Tattoos, Trauma & the Queer Body

There’s been a moment in the process every tattoo that currently adorns my body wherein I freak the fuck out.

I think: “oh, shit. Oh shit, this is on me for life. Fuck, I can barely keep my mind straight about REGULAR things, let alone ‘stuck in you for life with a needle’ things.”

When this moment comes, I usually want to abruptly stand up, upend the table, and run for the hills.

So far, I’ve been successful in that I’ve managed to not do this. Look at me, kicking strangely specific life goals.

I got my first tattoo at age 21 after a particularly rough night.

It’s covered up, now, but:

I went through a particularly depressive stage as a young homosexual – don’t all young homosexuals? – and really and truly considered taking my own life several times. I didn’t get so far as to actually try, thankfully, but it was like “suicidal-light” – the thoughts were quite legitimate, but the actions were not willing.

In the way that brains so often do; I intrinsically linked my discovery of the musical Hedwig & the Angry Inch to my pulling myself – with psychological help – out of this depressive hole. In actuality, of course, it was probably just the fact I was actually seeing a real-life medical professional; an outside party who didn’t know the inner dramatics of my brain but who did know how to metaphorically slap said brain upside its melodramatic and metaphorical face.

I had been toying with the idea of getting the tattoo from Hedwig for about year or two, as a kind of marker for the end of my mental turmoil, but felt intrinsically that I needed something big to push me into it – I needed not a reason but a Reason. If this was to be on me for life it needed to be Deep and Meaningful and something I could Look At Every Day and Feel Proud About My Decision For.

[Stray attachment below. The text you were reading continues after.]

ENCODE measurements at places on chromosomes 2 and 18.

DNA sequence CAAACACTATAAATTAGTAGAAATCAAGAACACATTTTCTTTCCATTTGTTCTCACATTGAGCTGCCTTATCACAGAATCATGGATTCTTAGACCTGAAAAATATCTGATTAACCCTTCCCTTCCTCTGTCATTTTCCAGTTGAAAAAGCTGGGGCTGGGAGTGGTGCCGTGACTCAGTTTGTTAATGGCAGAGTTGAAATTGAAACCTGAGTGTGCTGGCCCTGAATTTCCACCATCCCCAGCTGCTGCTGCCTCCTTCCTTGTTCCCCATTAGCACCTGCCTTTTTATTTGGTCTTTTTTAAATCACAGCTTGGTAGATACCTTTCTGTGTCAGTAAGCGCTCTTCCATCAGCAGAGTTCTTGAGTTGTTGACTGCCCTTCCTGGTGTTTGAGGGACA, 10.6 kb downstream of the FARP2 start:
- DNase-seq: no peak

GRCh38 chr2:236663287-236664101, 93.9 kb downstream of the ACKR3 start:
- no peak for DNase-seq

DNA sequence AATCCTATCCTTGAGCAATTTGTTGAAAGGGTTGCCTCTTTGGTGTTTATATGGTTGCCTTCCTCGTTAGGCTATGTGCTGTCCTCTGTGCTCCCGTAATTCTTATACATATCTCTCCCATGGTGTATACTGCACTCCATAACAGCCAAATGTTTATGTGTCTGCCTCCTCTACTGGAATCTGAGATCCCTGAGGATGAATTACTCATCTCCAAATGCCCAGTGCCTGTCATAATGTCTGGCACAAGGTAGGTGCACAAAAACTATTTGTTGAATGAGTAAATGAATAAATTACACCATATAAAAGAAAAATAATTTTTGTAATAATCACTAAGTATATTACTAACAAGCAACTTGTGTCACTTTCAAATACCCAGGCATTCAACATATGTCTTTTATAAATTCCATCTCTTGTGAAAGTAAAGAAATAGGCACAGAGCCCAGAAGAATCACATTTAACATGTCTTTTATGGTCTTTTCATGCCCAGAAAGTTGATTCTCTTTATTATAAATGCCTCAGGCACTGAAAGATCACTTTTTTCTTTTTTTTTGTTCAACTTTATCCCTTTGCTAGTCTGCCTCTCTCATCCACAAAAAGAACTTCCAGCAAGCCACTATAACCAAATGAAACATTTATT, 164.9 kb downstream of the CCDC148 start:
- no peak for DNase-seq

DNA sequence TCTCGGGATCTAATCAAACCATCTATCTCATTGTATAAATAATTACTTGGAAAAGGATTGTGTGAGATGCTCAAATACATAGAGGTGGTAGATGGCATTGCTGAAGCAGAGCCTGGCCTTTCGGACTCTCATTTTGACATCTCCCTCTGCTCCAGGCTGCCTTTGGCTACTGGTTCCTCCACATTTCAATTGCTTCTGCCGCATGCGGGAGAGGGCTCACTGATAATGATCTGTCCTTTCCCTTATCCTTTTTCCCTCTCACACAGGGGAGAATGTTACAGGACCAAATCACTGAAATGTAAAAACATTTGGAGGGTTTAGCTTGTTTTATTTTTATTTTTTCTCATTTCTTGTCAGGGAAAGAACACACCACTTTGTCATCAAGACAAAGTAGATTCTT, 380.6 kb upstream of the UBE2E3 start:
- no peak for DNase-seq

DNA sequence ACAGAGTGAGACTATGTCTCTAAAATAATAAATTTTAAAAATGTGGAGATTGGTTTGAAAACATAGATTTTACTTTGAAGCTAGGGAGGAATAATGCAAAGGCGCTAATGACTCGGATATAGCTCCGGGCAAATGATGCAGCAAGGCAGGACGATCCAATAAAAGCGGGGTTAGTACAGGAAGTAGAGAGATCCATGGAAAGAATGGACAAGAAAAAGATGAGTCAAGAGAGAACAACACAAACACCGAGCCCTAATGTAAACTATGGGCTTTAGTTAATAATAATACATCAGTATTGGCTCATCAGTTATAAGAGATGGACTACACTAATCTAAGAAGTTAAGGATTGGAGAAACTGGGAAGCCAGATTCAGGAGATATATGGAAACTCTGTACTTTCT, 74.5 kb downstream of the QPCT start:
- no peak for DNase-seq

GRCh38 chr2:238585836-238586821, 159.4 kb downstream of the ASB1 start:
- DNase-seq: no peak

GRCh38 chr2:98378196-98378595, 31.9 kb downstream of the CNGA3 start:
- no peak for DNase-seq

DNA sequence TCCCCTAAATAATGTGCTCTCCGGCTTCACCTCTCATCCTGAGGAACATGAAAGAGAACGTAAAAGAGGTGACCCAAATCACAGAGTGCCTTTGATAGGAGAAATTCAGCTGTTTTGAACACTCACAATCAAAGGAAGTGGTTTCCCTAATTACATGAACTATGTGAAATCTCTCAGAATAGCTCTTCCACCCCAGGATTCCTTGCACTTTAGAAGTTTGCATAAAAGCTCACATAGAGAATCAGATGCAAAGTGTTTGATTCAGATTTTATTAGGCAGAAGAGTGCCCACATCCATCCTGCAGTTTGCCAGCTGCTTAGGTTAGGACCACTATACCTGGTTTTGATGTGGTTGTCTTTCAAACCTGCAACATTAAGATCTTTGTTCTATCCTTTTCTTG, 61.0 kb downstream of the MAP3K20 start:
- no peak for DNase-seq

The night before I’d drunkenly hooked up with a friend who was in a relationship. What followed had been a lot of pain, self-loathing, histrionics (some justified, some not; some performed by me, some not) and many emotions. All in all, it seemed like a big enough Reason as any.

I don’t remember much from this time, but I do remember the immense pain this 15-minute long tattooing session caused; seated in the back of some particularly dingy “goth” shop I used to frequent some years earlier with my fellow goth friends. (Now that I’ve been tattooed by wonderful & talented tattooists, I can’t help but think that this immense pain was mostly due to the tattooist in question not being a particularly good one.)

I remember the immense pain, and I remember the feeling that came with it: the feeling like this came with some sort of internal retribution, that there was something coming out of this pain.

Getting a tattoo is somehow both one of the most constructive and destructive things you can do to your body.

On one hand, you’re getting a piece of artwork attached to your body for life; you’re memorialising something through the creation of something new; in a sense you’re collaborating with your artist to find something that suits what you both want to do. And then sticking it to your body.

On the other hand, you’re literally injecting ink into your skin, and, shockingly, bodies don’t tend to like or appreciate that.

When I first began to get tattoos, I felt determined: whatever I got had to have Meaning and Consequence, I had to be able to look at it and immediately be reminded of the reason why I’d gotten it. I thought I was being very deep. Of course, if that’d been the way I’d continued, I would’ve probably gone quietly insane, as it seems that every tattoo I’ve been inspired to get for a Reason has come out of trauma.

REASONS I’VE GOTTEN TATTOOS:

1.     Because a close friend took his own life and I felt this needed memorialising.